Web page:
A Fantastic Quartet of Graduating c.1895 Glass Apothecary Bottles


Origin: English
Period: Late Nineteenth Century
Provenance: Wilfred Harris M.P.S. Dispensing Chemist, Bournemouth
Date: c.1895-1905
Ranging From:
Base Diameter: 2.25 inches
Height: 6.75 inches
Base Diameter: 3 inches
Height: 8 inches

The graduating LUG (labels under glass) clear high quality flint glass chemist bottles having the original cut stoppers, and frosted necks, the Latin under the glass labels reading TINCT: VALERIAN, FERRI ET QUIN: CIT, ALUM: UST: and TINCT: CATECHU all being shield shaped on white grounds with red, black and orange borders, and three marked to the bases “E.S & Co L Registered no 265897” surviving from the last quarter of the nineteenth century.

Structurally the pieces are sound with no cracks or chips aside from one crack to the neck of the Ferri Et Quin: Cit bottle. The stoppers are sound and free. E. S. & Co could possibly be for Evans, Sell & Company, Pittsburgh, Pennsylvania (1873-1877).

These bottles were part of Wilfred Harris’ inventory at his dispensing chemist’s at 6 Albert Road, Bournemouth, UK, well into the early twentieth century. Earlier painted labels were eventually phased out and replaced with labels under glass (LUG) like these later in the century so as to stop the abrasion of the labels themselves.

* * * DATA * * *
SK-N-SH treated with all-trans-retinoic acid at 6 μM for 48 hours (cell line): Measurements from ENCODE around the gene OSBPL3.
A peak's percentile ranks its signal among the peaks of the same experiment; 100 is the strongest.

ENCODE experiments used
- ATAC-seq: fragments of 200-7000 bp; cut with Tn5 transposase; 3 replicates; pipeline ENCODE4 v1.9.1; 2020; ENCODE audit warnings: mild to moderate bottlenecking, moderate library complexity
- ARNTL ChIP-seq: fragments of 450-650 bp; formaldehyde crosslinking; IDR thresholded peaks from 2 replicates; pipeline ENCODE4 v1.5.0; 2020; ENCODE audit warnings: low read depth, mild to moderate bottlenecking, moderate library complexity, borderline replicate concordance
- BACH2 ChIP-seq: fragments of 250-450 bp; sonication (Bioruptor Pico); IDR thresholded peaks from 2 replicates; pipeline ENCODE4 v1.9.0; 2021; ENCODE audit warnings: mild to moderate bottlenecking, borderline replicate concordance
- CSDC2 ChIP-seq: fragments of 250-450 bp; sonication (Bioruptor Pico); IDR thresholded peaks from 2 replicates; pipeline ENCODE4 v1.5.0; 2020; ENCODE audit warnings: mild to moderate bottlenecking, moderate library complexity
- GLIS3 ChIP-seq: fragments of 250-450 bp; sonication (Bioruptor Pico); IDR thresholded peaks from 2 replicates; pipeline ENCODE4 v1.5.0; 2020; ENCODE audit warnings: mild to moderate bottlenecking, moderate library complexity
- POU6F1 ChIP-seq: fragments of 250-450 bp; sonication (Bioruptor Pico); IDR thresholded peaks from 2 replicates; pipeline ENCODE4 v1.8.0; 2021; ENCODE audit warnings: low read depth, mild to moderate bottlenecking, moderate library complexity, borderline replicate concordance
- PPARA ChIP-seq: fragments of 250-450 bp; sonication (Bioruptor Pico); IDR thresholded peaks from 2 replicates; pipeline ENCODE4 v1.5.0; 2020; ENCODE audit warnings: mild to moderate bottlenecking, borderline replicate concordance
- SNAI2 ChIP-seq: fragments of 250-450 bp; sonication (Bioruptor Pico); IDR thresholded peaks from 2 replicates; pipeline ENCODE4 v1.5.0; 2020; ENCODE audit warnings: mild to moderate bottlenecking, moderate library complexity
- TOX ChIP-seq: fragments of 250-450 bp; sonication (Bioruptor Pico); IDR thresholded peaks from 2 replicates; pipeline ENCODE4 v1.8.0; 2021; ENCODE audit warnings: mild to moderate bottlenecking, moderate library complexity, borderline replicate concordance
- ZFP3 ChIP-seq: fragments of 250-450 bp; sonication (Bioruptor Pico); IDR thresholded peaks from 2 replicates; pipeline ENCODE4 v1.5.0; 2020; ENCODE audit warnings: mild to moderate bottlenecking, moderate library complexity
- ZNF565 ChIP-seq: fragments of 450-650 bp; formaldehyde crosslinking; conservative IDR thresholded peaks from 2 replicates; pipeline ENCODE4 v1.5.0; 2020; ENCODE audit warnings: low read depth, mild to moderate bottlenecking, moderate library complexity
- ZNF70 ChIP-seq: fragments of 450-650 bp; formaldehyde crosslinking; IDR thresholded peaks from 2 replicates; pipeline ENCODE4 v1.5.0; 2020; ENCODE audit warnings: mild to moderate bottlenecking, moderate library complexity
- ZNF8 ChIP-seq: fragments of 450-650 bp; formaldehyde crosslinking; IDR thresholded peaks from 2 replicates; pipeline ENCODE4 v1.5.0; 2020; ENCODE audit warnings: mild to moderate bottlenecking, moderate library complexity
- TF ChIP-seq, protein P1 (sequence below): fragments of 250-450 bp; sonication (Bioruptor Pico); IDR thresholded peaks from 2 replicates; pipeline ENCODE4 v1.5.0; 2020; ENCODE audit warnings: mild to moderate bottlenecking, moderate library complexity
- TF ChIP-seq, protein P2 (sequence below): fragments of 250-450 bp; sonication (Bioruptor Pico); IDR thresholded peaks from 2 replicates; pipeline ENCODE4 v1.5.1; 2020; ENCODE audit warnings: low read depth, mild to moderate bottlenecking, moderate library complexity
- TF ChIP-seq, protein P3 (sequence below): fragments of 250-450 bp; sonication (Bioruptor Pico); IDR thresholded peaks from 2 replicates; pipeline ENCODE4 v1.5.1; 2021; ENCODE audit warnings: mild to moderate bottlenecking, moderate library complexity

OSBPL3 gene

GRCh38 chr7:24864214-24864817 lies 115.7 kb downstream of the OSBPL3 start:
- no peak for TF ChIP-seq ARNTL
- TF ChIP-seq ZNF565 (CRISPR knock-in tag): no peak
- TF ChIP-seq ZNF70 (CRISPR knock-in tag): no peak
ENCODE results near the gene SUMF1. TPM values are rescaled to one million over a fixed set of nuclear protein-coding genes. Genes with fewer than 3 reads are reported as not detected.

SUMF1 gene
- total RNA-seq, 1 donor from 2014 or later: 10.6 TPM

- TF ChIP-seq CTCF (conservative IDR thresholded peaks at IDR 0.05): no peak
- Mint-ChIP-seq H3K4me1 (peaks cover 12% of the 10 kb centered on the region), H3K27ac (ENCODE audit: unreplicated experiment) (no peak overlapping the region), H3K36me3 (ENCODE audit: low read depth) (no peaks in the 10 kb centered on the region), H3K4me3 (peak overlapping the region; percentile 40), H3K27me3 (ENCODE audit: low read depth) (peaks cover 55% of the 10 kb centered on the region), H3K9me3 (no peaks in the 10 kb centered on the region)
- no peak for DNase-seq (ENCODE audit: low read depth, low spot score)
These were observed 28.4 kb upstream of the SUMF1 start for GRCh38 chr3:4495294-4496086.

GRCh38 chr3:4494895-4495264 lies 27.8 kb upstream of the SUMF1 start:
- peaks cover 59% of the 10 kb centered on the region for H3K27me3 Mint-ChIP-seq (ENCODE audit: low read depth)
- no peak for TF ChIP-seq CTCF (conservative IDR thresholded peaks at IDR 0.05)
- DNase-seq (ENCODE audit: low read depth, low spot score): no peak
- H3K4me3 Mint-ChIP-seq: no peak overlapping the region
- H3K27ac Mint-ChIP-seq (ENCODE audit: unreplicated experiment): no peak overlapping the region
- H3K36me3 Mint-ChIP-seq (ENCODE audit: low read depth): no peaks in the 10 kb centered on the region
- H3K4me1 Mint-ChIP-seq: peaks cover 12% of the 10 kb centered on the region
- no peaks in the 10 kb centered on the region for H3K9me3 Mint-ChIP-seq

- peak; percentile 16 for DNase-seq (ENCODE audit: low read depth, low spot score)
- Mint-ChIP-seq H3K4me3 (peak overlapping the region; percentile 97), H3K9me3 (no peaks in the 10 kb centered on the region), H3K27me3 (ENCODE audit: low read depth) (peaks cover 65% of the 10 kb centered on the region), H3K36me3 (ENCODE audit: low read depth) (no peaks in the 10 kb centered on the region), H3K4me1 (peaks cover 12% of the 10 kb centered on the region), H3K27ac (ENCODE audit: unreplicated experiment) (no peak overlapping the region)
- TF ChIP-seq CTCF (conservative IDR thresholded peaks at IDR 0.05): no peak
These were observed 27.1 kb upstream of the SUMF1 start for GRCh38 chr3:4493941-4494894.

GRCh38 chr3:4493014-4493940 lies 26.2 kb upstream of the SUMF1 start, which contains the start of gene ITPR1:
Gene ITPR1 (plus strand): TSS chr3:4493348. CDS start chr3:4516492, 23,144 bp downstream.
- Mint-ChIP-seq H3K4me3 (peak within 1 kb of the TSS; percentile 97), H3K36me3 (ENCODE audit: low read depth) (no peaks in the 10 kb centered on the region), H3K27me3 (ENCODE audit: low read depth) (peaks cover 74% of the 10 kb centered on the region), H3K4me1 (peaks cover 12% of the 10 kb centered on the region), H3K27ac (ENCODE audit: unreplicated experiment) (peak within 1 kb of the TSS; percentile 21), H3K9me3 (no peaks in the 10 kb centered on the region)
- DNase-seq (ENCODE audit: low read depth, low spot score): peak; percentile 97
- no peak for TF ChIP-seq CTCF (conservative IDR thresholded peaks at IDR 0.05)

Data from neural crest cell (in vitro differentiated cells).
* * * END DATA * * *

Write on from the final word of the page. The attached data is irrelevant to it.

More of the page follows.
The first would have bore tincture of valerian which excites the cerebro-spinal system. Large doses cause headache, mental excitement, visual illusions, giddiness, restlessness, agitation, and even spasmodic movements, and frequently nausea. In medicinal doses it acts as a stimulant-tonic, antispasmodic and calmative, and has been used in chorea, hysteria, and in the low forms of fever, where a nervous stimulant is required. Valerian is also one of many agents which have been used for the relief of epilepsy.

The second vessel would have held ferric quinine citrate. Quinine is a general protoplasmic poison, and in sufficient concentration paralyses all forms of living matter. Many persons show a marked idiosyncrasy to quinine, and comparatively small closes may produce symptoms of "quinism," including giddiness, headache, humming noises in the ears, with deafness that may last a few hours, disturbances of vision, and sometimes erythematous or urticarial skin eruptions. Quinine is employed in headache and neuralgia, hay fevers, and influenzal catarrhs, usually in the form of the sulphate, hydrochloride, or hydrobromide.

The third bottle contained potassium aluminum sulfate, with Ust meaning ustum which is Latin for “heated” and is actively astringent. It coagulates the albumin in the tissues and in the blood, produces local contraction of the capillaries, is somewhat escharotic, and produces induration of the skin and tissues. It at first excites and subsequently diminishes the salivary secretion and the secretions of the mucous surfaces of the mouth and stomach, diminishing the secretion of the gastric fluids, and precipitating pepsin.

The fourth would have held Tincture of Catechu, an extract of Acacia, useful in chronic diarrhoea, chronic dysentery, etc. It may be administered in some mucilage, sweetened water, or port wine.

A quartet of quality glassware that would instantly cheer up a boring shelf or a much-maligned mantelpiece.